Car engines have been modified to run on fuels other than petrol, but one and all, two or four-stroke, poppet, sleeve or rotary valve, blown or unblown, they require oil for lubrication, and will only work for a very short time without it. So it occurs to us that readers may care to know something of the leading oil companies and the brands they supply, hence this special article, prepared with the close cooperation of the oil companies concerned. There is space only to deal with engine oils,although the companies described manufacture a wide range of lubricants, such as gear oils, axle oils, brake and damper oils, upper cylinder lubricants, transmission fluid, heavy-duty or high-pressure oils and greases, machine-oil, etc. Details of such products, and the publications listed, are obtainable on application, mentioning Motor Sport. Garage charts are intended for trade users.
By 1855, Price’s Patent Candle Company, who manufacture BP Energol, had adapted their processes to the treatment of petroleum from Burma, making paraffin wax, burning oil and lubricating oil. This wax was the long-desired, cheap candle-making material, and the lubricating oil founded Price’s lubricating business. Mixed with some of the animal oil from their original manufactures, the mineral oil proved to be an efficient lubricant.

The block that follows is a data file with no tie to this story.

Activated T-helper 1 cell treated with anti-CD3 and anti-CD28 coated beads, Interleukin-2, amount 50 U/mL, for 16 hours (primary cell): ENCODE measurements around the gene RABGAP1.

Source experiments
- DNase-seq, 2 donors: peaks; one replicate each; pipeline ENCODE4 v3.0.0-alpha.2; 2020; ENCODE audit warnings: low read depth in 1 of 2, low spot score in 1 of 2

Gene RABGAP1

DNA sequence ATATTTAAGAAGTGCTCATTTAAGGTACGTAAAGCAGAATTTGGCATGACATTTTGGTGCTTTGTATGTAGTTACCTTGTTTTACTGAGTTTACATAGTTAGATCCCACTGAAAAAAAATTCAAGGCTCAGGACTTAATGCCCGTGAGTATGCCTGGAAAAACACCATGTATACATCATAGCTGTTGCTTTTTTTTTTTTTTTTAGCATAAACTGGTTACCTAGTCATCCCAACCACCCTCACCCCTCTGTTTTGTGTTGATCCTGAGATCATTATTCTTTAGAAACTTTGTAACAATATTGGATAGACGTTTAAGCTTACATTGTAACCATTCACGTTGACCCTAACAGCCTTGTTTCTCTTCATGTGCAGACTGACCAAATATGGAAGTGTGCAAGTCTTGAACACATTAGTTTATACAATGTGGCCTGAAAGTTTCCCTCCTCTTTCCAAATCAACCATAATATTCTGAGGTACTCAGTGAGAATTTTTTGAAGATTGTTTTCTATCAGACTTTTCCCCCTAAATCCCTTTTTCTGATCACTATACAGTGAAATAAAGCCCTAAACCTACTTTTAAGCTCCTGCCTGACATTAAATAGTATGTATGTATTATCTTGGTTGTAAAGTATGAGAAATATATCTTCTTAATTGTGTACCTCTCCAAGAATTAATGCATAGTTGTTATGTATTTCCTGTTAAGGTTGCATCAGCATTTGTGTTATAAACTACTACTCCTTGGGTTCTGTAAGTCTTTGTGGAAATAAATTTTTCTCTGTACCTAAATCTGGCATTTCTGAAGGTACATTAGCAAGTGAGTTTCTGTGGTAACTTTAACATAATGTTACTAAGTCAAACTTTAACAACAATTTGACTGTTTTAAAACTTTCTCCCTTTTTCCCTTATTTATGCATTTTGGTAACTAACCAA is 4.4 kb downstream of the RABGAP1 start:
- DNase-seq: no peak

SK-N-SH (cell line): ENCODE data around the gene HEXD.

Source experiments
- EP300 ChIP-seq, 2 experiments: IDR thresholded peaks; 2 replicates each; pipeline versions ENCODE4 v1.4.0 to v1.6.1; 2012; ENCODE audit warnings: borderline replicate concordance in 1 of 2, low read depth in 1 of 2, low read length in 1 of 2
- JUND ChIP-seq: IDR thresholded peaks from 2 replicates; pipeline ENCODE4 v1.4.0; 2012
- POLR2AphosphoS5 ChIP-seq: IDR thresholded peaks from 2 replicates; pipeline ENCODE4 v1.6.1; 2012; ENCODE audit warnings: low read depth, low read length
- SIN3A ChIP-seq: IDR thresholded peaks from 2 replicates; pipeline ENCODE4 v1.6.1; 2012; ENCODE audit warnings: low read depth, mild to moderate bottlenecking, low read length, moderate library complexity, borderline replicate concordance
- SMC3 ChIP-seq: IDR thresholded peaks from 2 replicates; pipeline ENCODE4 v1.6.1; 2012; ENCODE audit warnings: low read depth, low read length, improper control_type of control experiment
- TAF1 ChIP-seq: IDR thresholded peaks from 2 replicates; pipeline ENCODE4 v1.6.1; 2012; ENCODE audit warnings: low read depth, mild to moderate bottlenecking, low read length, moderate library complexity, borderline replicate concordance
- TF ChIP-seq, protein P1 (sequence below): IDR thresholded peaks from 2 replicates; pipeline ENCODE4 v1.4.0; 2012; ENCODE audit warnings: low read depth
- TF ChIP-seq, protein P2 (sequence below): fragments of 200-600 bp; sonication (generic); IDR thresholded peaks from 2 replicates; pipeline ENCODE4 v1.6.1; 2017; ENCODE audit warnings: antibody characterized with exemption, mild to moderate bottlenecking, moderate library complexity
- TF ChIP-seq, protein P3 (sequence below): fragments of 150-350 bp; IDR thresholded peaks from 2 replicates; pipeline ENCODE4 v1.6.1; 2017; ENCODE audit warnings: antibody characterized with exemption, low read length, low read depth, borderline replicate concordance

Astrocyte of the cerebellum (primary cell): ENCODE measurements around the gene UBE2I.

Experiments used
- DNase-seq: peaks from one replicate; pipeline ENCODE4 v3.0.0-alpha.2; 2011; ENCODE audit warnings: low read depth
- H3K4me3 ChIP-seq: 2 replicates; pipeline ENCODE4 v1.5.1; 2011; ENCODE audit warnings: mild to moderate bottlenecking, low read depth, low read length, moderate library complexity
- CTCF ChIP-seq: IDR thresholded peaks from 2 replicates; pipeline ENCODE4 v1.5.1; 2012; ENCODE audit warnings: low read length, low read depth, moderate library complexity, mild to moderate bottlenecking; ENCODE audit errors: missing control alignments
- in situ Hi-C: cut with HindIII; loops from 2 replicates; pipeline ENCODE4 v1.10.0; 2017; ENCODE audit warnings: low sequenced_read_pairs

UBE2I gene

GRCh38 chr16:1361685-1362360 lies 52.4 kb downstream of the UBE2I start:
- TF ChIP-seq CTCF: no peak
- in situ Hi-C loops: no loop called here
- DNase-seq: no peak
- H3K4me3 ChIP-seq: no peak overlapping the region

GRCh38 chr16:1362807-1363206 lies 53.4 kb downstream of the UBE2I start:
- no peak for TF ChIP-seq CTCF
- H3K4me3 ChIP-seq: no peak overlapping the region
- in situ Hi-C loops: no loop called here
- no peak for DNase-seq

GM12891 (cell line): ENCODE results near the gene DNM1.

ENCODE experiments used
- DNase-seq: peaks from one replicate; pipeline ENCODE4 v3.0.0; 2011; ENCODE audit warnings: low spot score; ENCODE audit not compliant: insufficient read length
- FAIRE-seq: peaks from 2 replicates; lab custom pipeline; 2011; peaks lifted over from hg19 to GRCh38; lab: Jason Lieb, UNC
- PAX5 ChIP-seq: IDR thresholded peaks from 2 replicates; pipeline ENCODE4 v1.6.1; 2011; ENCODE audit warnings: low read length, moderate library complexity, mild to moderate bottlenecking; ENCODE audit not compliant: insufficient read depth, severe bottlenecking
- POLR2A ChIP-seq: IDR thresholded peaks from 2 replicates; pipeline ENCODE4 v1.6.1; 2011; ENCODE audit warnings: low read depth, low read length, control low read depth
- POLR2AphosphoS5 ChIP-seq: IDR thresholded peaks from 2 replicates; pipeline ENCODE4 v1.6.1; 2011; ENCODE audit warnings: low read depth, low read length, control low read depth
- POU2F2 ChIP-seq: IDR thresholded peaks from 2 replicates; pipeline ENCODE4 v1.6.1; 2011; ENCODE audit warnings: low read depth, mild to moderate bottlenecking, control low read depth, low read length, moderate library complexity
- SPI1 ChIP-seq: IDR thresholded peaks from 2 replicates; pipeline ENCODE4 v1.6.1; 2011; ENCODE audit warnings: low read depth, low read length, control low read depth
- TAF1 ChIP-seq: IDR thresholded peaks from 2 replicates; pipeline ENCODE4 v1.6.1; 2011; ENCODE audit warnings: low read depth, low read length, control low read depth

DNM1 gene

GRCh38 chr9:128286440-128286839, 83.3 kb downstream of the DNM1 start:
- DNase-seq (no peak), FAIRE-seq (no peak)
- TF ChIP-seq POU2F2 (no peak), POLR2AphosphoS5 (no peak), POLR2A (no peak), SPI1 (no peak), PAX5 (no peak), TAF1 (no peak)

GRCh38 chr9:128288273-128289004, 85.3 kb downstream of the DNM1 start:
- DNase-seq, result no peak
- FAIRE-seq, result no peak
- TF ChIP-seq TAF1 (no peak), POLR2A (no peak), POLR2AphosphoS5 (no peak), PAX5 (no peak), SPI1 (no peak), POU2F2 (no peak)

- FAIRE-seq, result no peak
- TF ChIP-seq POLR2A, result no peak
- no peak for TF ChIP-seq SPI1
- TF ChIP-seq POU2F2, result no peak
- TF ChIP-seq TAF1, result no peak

This production of light lubricating oils during 1857-59 was of outstanding historical interest for it was claimed as being the first large-scale development of petroleum lubricating oil distillation in the world. And in the very year that Colonel Drake made the oil “strike” in Titusville that was to change the course of history— in 1859—Price’s Patent Candle Co were shipping 10,000 gallons of paraffin lamp oil to New York!
By 1870 paraffin wax from petroleum or oil shale had displaced stearine as Price’s most important candle-making material. By 1877 lengthy experimental work with Crossley Bros led to the development of “Price’s Oil for Gas Engines.” By 1881 there was a notable impetus in technology with the advent from the Scottish shale oil industry of a former manager of Young’s Paraffin Light and Mineral Oil Co. Much fruitful research followed in methods of testing and selection of lubricants; one was a greatly improved apparatus which was to become the still renowned Redwood Viscometer.